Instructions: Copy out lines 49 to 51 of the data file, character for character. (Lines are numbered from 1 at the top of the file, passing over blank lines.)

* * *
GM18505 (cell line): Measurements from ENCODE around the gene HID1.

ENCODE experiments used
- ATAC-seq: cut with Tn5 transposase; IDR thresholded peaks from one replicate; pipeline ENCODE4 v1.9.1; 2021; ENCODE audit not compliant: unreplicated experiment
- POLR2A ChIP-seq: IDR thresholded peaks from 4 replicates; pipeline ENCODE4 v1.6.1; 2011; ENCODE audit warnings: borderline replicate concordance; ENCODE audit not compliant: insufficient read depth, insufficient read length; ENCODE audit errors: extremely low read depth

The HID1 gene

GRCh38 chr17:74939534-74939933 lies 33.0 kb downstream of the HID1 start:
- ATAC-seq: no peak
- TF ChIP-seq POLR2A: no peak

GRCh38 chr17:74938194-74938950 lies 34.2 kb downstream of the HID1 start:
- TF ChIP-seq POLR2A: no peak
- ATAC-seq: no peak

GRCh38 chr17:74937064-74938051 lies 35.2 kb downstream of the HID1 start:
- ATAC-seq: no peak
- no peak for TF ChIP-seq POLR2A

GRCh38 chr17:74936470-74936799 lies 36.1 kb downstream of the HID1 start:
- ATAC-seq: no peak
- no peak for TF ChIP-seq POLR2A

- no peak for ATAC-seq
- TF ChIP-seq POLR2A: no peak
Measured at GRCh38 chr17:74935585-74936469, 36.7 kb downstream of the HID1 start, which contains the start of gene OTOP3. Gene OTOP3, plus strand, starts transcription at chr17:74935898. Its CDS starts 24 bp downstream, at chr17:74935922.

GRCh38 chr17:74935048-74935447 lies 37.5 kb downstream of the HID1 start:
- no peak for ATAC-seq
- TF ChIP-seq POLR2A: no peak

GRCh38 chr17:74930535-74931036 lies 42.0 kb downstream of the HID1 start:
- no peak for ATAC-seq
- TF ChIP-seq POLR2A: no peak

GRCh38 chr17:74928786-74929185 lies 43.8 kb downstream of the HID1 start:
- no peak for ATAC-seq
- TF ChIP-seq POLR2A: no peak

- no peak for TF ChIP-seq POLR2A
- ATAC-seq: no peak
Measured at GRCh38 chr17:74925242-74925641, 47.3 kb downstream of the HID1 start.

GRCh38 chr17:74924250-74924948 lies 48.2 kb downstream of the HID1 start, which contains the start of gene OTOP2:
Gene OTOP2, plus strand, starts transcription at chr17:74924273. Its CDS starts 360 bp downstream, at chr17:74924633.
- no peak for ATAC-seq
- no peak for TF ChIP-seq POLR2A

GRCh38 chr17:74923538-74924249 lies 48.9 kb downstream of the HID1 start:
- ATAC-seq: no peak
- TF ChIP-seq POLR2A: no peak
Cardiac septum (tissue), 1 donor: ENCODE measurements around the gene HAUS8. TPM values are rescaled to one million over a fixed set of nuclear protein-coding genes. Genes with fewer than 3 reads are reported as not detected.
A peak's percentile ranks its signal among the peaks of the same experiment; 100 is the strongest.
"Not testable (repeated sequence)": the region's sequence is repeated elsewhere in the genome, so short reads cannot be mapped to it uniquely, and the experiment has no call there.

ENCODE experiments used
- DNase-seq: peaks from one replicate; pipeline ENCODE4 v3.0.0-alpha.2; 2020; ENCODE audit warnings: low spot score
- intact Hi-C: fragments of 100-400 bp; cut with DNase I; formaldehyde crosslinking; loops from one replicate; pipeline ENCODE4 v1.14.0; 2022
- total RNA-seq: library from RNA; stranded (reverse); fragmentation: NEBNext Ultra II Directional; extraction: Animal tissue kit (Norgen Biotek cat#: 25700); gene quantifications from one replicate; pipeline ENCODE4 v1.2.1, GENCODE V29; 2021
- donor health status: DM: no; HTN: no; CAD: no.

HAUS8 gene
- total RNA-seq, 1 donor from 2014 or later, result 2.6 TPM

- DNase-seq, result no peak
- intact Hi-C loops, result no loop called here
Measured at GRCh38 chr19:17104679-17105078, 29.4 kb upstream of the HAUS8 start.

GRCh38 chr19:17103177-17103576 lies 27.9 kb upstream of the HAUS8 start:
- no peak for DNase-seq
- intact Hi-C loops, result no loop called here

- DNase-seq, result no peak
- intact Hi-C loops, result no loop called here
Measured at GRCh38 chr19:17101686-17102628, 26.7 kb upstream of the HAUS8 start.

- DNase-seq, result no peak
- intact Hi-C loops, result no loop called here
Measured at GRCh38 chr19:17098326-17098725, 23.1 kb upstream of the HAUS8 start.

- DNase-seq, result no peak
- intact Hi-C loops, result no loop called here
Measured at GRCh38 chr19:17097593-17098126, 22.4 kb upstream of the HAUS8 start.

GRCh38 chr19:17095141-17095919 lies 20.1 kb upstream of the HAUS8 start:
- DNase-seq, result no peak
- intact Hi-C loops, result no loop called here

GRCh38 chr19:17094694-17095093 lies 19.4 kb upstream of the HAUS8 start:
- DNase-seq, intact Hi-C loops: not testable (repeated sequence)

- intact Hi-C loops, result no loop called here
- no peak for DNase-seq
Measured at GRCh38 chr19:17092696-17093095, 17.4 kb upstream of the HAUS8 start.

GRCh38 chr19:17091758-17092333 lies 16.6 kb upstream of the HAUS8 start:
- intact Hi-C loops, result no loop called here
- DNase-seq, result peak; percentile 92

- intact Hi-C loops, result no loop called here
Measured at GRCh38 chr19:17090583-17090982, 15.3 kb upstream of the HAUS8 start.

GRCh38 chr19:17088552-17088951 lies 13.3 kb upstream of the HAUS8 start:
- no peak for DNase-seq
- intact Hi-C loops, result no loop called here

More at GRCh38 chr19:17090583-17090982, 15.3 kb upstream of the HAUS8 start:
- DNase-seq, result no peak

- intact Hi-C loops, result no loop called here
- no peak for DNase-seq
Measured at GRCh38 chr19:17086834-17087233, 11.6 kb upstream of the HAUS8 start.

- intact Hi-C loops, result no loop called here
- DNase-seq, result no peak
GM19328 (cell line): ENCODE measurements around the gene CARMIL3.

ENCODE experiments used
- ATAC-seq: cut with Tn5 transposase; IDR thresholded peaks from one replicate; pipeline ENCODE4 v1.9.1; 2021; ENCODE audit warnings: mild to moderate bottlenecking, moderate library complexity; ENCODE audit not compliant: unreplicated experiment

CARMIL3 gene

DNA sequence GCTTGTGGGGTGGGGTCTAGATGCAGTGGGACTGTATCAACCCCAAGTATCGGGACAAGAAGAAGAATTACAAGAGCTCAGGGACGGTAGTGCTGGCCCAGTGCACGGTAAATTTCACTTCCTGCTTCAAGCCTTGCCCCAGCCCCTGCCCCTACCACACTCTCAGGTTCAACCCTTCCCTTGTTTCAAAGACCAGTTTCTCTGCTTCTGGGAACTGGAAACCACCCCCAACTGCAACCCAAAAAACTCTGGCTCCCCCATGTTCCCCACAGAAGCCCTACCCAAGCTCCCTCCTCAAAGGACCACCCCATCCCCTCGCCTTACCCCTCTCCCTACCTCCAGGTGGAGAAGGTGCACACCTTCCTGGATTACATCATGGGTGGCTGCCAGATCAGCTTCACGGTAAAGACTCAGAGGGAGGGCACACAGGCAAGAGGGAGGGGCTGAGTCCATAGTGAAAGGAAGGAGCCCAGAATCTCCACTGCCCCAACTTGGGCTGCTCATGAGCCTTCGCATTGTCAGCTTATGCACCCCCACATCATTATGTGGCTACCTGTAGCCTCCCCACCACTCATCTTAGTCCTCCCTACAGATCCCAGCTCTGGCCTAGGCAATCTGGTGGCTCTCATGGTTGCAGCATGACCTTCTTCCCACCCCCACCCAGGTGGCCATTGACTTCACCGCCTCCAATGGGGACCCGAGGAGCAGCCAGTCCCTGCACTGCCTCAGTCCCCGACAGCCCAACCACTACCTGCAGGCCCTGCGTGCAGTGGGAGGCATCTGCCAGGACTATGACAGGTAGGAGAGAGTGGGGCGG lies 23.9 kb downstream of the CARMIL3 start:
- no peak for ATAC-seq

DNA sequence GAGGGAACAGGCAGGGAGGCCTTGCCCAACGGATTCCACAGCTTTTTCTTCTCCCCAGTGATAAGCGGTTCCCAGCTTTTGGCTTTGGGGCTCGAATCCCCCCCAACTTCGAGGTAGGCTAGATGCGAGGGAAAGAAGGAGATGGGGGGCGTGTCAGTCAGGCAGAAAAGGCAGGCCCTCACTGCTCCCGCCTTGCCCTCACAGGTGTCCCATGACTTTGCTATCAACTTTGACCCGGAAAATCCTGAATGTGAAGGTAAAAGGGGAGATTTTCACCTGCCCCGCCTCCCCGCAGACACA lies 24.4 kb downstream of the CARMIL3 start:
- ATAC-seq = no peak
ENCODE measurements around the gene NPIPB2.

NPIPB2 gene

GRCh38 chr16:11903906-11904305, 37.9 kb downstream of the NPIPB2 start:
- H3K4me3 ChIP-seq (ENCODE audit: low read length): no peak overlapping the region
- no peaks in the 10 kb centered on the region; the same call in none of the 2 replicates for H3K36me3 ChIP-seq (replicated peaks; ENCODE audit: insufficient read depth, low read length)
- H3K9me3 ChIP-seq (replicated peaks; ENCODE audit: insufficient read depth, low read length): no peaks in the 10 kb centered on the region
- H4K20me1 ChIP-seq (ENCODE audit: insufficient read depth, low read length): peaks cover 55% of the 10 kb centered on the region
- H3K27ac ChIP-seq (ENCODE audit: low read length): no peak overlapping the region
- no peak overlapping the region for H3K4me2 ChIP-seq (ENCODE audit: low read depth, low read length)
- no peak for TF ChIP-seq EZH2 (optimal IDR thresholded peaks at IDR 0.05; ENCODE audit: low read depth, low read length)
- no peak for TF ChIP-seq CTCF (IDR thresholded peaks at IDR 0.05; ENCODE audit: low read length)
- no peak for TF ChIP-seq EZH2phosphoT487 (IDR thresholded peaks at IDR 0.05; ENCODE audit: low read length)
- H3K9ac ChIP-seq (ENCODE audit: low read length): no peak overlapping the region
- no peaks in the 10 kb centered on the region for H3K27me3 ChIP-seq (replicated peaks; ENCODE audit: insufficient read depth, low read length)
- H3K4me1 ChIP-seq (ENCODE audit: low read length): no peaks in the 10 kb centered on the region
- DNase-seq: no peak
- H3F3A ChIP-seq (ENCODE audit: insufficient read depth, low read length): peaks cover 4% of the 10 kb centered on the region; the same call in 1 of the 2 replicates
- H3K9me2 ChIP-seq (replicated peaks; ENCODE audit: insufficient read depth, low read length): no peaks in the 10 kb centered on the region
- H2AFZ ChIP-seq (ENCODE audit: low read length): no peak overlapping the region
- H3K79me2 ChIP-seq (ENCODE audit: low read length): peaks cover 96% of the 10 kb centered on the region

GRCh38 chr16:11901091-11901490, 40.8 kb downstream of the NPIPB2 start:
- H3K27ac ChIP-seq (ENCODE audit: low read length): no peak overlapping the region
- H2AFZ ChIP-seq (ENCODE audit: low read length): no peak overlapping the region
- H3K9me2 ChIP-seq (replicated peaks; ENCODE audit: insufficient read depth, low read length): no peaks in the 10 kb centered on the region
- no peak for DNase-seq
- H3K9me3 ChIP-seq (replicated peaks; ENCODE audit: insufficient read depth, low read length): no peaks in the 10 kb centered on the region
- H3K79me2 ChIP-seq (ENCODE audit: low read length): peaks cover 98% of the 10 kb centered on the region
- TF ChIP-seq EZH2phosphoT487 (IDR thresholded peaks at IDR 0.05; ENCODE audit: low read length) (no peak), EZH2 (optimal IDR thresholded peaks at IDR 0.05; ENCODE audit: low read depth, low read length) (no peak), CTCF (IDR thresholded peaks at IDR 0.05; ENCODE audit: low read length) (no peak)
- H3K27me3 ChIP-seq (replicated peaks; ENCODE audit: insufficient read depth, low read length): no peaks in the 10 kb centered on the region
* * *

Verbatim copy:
- total RNA-seq, 1 donor from 2014 or later, result 2.6 TPM

- DNase-seq, result no peak
- intact Hi-C loops, result no loop called here